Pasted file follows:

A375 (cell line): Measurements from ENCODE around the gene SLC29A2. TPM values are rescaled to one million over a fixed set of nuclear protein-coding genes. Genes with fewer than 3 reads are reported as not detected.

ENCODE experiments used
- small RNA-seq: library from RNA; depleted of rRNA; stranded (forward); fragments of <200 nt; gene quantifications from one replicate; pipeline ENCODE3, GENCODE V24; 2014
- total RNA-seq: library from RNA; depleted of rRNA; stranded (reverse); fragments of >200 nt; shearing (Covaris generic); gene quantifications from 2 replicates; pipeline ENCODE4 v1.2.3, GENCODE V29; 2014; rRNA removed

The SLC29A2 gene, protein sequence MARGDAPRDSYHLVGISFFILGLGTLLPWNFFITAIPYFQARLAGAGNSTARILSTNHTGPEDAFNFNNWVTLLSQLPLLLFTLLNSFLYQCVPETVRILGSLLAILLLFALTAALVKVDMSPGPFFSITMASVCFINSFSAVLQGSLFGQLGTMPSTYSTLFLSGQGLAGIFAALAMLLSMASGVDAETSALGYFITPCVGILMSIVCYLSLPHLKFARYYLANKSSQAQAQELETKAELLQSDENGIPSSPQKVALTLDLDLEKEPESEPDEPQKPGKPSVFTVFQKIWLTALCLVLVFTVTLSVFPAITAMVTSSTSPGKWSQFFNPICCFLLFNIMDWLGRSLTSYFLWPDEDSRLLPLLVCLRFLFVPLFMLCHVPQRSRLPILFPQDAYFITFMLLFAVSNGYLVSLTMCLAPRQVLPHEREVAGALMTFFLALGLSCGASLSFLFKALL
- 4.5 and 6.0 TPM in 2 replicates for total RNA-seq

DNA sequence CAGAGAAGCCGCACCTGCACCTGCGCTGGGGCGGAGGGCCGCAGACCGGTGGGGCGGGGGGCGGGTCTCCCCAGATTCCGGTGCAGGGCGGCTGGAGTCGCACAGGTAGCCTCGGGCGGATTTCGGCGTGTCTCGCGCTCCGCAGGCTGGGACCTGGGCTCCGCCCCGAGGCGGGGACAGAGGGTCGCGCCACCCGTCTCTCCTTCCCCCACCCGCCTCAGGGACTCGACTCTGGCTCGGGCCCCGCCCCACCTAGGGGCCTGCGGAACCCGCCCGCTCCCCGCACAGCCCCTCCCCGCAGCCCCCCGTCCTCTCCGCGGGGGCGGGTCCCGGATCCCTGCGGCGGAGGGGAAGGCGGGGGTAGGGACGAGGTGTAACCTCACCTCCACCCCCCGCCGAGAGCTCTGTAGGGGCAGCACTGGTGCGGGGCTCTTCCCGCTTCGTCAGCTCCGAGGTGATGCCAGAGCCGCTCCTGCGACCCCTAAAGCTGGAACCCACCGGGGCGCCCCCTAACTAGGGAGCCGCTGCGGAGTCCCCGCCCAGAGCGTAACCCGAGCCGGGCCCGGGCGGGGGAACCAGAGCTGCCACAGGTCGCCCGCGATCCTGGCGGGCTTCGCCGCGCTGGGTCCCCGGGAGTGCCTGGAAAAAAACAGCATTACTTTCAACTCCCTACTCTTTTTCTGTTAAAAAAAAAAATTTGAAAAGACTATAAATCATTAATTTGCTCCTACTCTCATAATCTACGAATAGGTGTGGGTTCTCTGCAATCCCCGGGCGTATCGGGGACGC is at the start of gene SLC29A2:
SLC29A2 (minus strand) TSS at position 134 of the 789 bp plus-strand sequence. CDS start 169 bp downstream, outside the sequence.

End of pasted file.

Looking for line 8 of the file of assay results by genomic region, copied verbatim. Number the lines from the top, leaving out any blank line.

SLC29A2 (minus strand) TSS at position 134 of the 789 bp plus-strand sequence. CDS start 169 bp downstream, outside the sequence.